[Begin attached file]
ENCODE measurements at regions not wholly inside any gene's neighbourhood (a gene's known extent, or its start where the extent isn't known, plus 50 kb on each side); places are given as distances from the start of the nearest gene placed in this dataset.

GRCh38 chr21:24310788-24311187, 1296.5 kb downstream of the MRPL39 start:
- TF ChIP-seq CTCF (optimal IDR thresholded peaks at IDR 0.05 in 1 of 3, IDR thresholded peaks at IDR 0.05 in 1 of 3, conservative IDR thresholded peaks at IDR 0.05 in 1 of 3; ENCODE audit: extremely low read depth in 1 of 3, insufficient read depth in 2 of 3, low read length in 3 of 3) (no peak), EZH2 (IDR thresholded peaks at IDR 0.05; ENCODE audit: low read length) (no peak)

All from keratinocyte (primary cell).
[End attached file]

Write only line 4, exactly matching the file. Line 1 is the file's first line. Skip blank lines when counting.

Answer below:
All from keratinocyte (primary cell).